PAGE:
EDINBURGH | GLASGOW | ABERDEEN | INVERNESS | DUNDEE | PERTH

Moishe’s Bagel

at Pleasance Cabaret Bar

* * * - -

Improbable mix of musical styles, expertly performed, but not in its ideal home.

Image of Moishe’s Bagel

Tradfest might be full of Scottish traditional music, but ironically this gig by Edinburgh locals is anything but. Klezmer, Argentinian tango, French chanson, Irish jigs, Indian ragas, Elizabethan madrigals – it all goes into the Moishe’s Bagel musical melting pot, and has an audience of devotees chair-dancing the night away.

Tonight, one of their number is on the injury list. Regular fiddler Greg Lawson trapped his finger in an automatic door a few days ago. He’ll live, but an injury like that is no laughing matter for a musician. For this evening’s purposes, though, supersub Jani Lang slips seamlessly into the team, and no beat is missed as he bows his way through tunes he’s only had two days to learn.

The performance also benefits from some Chilean flair upfront – singer Valentina Montoya Martinez joins the squad, augmenting the otherwise instrumental set with some sung numbers.

The focal point of a singer is valuable. For all the breadth and depth of the Bagel’s music, it leans towards the muso – fantastic to contemplate and to marvel at, but for a Saturday night headline slot perhaps a little erudite. The band as a whole have the air of a university music department about them – maybe more at home in the rehearsal room than leading a raucous dance party. Martinez’s numbers change the energy in the room, even if it’s still pianist Phil Alexander who leads the band and introduces the numbers.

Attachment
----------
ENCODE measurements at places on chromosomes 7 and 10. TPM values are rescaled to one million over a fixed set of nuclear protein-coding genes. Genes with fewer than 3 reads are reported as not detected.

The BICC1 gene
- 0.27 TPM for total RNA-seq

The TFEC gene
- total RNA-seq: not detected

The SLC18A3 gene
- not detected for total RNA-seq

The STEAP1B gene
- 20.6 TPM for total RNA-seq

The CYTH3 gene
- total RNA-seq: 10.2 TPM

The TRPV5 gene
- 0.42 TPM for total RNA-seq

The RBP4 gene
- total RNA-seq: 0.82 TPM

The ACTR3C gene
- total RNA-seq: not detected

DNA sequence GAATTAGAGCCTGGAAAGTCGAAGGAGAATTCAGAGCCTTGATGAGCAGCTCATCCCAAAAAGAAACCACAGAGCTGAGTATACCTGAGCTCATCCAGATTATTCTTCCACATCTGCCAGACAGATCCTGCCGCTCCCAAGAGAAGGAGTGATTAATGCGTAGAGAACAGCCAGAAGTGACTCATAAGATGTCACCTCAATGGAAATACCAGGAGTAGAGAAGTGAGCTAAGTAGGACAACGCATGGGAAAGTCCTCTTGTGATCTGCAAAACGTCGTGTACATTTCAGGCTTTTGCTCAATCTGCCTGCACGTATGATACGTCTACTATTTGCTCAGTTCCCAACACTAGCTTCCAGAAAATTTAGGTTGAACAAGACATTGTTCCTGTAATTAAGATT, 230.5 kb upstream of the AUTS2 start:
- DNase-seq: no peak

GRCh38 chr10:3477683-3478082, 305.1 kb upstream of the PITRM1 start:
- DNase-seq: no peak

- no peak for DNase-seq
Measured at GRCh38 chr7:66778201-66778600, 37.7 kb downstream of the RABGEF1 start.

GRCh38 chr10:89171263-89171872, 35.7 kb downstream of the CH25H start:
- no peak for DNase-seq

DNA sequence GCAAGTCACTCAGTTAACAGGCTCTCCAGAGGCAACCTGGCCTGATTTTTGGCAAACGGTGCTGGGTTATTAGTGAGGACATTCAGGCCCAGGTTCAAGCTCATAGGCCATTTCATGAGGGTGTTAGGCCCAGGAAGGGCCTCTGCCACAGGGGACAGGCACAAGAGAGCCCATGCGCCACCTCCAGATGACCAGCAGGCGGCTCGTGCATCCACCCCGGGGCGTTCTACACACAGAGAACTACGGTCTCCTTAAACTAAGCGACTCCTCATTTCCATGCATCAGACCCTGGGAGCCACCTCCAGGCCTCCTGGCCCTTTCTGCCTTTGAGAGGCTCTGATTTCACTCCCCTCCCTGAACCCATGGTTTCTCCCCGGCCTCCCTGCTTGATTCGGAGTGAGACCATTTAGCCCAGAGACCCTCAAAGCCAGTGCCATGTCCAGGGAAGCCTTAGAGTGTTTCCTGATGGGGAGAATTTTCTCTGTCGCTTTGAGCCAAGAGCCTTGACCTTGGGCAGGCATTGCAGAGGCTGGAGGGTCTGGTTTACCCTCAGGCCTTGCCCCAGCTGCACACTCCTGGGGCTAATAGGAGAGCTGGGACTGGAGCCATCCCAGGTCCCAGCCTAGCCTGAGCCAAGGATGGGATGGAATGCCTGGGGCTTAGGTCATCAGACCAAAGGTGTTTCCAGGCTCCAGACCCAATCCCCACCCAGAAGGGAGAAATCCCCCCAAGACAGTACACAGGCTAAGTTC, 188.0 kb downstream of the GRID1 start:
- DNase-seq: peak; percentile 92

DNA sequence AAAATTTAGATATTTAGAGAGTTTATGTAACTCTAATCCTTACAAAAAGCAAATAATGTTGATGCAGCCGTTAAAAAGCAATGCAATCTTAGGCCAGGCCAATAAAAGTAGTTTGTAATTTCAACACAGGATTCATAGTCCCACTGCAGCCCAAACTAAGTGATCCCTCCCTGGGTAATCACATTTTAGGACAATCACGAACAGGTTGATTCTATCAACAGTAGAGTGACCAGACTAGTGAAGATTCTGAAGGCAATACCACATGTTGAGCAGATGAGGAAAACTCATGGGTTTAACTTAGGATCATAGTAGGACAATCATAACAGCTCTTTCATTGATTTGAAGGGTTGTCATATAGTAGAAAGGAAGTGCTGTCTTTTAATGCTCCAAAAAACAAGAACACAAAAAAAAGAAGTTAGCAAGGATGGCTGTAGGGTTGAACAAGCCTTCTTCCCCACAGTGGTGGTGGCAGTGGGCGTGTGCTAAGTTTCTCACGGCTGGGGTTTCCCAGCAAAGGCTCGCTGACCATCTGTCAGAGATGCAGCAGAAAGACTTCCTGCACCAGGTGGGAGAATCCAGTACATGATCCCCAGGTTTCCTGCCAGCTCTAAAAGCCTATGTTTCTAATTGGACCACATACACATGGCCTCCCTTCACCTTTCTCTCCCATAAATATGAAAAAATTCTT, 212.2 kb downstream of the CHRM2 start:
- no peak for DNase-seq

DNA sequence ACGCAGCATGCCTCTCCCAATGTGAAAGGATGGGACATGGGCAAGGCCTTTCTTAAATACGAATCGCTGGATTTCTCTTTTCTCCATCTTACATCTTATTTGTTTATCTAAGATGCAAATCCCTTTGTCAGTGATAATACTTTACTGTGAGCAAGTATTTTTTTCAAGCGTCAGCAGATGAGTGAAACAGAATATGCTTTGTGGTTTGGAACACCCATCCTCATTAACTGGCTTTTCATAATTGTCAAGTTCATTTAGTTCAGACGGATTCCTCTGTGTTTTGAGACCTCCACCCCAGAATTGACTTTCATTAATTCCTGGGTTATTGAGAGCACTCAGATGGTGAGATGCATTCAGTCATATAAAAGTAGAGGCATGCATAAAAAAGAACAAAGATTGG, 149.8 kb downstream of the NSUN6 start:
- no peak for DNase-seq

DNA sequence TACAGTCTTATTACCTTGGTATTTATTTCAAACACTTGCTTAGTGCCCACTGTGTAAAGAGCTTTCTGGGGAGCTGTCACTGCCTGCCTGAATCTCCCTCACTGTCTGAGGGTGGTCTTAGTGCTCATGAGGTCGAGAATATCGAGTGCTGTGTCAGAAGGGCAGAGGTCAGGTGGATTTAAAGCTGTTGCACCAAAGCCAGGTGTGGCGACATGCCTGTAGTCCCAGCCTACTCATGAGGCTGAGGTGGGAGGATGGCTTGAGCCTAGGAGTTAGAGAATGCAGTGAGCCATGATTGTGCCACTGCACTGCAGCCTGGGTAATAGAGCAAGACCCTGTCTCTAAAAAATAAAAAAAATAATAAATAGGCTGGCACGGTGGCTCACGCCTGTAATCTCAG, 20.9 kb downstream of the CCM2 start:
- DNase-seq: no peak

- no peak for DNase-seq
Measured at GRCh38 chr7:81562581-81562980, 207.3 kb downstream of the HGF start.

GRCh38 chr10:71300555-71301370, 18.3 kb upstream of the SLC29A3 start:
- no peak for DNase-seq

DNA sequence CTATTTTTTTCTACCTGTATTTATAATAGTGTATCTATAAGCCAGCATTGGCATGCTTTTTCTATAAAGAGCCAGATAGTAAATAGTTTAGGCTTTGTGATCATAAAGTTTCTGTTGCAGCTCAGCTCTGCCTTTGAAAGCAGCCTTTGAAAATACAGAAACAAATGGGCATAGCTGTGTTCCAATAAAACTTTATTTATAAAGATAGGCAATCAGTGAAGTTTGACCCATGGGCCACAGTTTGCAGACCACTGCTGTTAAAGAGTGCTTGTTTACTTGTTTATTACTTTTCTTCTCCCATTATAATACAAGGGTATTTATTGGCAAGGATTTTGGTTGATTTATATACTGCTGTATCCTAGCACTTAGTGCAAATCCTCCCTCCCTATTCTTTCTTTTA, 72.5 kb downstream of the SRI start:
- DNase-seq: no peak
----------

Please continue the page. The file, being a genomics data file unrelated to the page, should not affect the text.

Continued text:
Not that their music is ever less than vivid. There are some wonderful flourishes from each of the performers. The tabla of cowboy-hatted percussionist Guy Nicholson adds a particular spice, and the combination of musical styles is ambitious and impressively delivered.

This is a more informal venue for the band (as promoter Douglas Robertson says when introducing them, you’re more likely to find them at the Queen’s Hall) and from the reception they receive it seems that regular fans have followed them across. But they are on the cerebral rather than the visceral wing of the folk/world scene – more jazz than rock – so informality doesn’t necessarily play to their strengths. “This isn’t a pub gig,” Robertson reminds the audience beforehand. Sometimes – especially on a Saturday night – you want it to be.